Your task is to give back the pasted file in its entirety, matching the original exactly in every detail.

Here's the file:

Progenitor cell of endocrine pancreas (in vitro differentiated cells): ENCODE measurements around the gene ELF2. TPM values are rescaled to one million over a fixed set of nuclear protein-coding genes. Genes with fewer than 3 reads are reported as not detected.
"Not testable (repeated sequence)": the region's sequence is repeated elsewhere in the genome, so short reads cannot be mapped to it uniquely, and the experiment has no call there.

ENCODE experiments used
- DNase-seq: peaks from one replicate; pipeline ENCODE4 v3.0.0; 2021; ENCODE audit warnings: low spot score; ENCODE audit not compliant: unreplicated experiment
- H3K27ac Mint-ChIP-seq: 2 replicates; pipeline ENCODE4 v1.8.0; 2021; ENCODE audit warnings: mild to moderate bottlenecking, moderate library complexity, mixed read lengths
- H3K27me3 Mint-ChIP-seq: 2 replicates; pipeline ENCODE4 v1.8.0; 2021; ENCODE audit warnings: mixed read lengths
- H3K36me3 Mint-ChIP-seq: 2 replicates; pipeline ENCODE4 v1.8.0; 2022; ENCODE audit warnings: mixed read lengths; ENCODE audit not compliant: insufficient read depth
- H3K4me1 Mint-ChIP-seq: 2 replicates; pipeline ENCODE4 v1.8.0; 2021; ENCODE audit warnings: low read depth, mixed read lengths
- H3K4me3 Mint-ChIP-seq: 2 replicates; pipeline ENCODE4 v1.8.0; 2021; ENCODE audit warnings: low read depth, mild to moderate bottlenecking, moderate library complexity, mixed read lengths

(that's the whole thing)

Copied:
Progenitor cell of endocrine pancreas (in vitro differentiated cells): ENCODE measurements around the gene ELF2. TPM values are rescaled to one million over a fixed set of nuclear protein-coding genes. Genes with fewer than 3 reads are reported as not detected.
"Not testable (repeated sequence)": the region's sequence is repeated elsewhere in the genome, so short reads cannot be mapped to it uniquely, and the experiment has no call there.

ENCODE experiments used
- DNase-seq: peaks from one replicate; pipeline ENCODE4 v3.0.0; 2021; ENCODE audit warnings: low spot score; ENCODE audit not compliant: unreplicated experiment
- H3K27ac Mint-ChIP-seq: 2 replicates; pipeline ENCODE4 v1.8.0; 2021; ENCODE audit warnings: mild to moderate bottlenecking, moderate library complexity, mixed read lengths
- H3K27me3 Mint-ChIP-seq: 2 replicates; pipeline ENCODE4 v1.8.0; 2021; ENCODE audit warnings: mixed read lengths
- H3K36me3 Mint-ChIP-seq: 2 replicates; pipeline ENCODE4 v1.8.0; 2022; ENCODE audit warnings: mixed read lengths; ENCODE audit not compliant: insufficient read depth
- H3K4me1 Mint-ChIP-seq: 2 replicates; pipeline ENCODE4 v1.8.0; 2021; ENCODE audit warnings: low read depth, mixed read lengths
- H3K4me3 Mint-ChIP-seq: 2 replicates; pipeline ENCODE4 v1.8.0; 2021; ENCODE audit warnings: low read depth, mild to moderate bottlenecking, moderate library complexity, mixed read lengths